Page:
The meat of the book covers analytical reading that should lead to answers to four crucial questions:
- What is book about as whole?
- What is being said in detail, and how?
- Is the book true, in whole or part?
- What of it?
and provides a set of 15 rules or recommendations that help in the process to discover the answers and judge the text. This is considerably more detailed than my own two guiding questions so far:
- What is this about?
- So what?
The book has a little bit too much meat, it tries to convince and justifies every little recommendation. This leads to some repetitions. (There were moments when I was reminded of Monty Python’s The Holy Hand Grenade.) Nevertheless I did not dare to skip any part. This is one of the books that deserve to be read well. (See http://sachachua.com for a nice visual summary and http://www.farnamstreetblog.com for a longer discussion of the book’s content.)
It deserves to be read well for some of the hidden gems that do not necessarily (only) relate to reading well. My attention was in particular caught by:
Discovery stands to instruction as learning without a teacher stands to learning through the help of one. In both cases, the activity of learning goes on in the one who learns. It would be a mistake to suppose that discovery is active learning and instruction passive. There is no inactive learning, just as there is no inactive reading.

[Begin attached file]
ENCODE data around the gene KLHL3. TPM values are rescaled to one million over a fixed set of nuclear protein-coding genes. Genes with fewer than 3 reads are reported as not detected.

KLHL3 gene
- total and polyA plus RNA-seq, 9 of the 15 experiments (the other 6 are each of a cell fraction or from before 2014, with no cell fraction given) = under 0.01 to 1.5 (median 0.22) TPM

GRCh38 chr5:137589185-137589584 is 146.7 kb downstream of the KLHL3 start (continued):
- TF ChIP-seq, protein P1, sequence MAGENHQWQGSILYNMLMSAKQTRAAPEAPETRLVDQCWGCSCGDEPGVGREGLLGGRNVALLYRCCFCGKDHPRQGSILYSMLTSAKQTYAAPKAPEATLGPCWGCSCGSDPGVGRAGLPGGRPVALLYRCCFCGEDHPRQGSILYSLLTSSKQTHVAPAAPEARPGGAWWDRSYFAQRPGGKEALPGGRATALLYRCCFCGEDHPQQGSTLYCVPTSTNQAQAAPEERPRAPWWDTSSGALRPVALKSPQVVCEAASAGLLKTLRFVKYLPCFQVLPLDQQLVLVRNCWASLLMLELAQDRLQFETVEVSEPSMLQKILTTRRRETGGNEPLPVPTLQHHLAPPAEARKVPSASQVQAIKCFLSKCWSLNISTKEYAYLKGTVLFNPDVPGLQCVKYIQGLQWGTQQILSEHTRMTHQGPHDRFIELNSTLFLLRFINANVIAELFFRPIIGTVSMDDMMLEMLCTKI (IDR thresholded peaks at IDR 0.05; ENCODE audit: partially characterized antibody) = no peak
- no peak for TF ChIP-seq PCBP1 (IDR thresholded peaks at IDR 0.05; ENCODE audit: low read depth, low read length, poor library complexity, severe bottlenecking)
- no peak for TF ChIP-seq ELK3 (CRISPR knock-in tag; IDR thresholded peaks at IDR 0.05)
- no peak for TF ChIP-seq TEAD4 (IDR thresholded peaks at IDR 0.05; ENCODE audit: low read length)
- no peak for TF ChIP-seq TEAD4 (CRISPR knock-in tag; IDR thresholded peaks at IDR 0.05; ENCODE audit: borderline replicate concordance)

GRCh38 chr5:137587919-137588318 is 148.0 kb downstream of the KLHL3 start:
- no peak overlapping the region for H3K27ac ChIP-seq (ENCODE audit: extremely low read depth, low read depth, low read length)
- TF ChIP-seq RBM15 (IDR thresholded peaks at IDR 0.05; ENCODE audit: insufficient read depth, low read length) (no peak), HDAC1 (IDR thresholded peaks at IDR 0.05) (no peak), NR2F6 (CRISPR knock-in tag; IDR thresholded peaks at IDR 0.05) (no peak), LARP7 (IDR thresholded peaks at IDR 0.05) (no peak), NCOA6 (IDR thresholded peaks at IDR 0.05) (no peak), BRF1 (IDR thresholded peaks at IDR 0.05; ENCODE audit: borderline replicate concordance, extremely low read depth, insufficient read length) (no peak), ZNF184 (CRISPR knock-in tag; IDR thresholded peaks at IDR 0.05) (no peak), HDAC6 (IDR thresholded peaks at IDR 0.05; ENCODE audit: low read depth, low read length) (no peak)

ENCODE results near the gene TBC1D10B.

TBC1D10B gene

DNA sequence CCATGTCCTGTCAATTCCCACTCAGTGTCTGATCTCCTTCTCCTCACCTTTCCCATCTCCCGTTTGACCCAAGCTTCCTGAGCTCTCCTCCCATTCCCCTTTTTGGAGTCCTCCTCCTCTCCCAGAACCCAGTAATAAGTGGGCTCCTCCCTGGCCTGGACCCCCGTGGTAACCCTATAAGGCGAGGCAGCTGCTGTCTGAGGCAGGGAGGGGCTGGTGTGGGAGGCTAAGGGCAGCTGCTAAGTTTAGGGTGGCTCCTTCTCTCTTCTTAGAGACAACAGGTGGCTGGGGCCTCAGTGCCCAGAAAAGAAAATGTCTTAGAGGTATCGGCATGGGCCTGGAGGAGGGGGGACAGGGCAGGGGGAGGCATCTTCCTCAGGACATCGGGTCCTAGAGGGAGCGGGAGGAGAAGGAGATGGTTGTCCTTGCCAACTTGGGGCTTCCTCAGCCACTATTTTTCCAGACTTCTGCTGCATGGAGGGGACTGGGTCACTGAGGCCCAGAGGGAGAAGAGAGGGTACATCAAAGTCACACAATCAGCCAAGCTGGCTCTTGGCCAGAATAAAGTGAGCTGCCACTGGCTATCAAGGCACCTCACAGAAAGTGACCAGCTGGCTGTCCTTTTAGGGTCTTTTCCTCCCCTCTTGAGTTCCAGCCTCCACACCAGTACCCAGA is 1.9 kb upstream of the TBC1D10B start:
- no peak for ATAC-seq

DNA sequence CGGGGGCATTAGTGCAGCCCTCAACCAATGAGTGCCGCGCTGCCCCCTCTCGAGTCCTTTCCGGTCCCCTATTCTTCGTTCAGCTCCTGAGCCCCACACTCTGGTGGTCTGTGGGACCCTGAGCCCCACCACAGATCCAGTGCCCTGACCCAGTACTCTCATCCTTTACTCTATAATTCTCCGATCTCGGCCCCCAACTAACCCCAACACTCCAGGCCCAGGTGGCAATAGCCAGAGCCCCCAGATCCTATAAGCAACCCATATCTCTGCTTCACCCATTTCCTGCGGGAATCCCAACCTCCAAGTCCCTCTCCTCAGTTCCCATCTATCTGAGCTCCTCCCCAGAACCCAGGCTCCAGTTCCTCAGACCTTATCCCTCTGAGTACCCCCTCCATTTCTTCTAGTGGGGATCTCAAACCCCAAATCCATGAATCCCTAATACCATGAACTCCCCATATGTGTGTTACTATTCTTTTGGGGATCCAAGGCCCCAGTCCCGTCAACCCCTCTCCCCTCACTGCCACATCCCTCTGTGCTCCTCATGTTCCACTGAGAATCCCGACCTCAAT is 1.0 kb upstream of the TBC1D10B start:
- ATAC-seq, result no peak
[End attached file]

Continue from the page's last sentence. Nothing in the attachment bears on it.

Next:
This is so true, in fact, that a better way to make the distinction clear is to call instruction “aided discovery.”
Teachability is often confused with subservience. A person is wrongly thought to be teachable if he is passive and pliable. On the contrary, teachability is an extremely active virtue. No one is really teachable who does not freely exercise his power of independent judgment- He can be trained, perhaps, but not taught.
Needless to say, How to Read a Book will make it onto my students' reading list.
That’s how a book should be: Entertaining, instructive, to the point.
I had to force myself to read Forsyth’s The Elements of Eloquence in two sittings, otherwise I would have finished it in one go, in just one evening. That’s how much I enjoyed it.
In 39 brief chapters, to whole book is just 205 pages long, Forsyth defines and demonstrates 39 different rhetorical moves using examples from the Classics (often Shakespeare) and modern authors that can turn an ordinary piece of prose and poetry into a perfect, memorable phrase. Of course, he applies the respective rhetoric principle himself in each of the chapters, in an inconspicuous way. Hence, discovering it contributes to the enjoyment and serves as a kind of comprehension test.
The only negative feature of the book is the sometimes forced transition to the next chapter, to the next rhetoric move. Each chapter ends with an example for the next topic that also, somehow belongs to the current one.
That notwithstanding, Forsyth’s blog made it into my feed reader. I want to read more of this.
Rand’s The Art of Nonfiction is not about writing (with) style, it’s about the writing process. This “Guide for Writers and Readers” is not a textbook guide on writing, it’s a transcript of a lecture series. It’s not even written and edited by Ayn Rand, it’s written by one of her “students.” The result is maybe less than what an accomplished and skilled author would have produced were he tasked with writing a writing guide for nonfiction texts. Maybe it is more.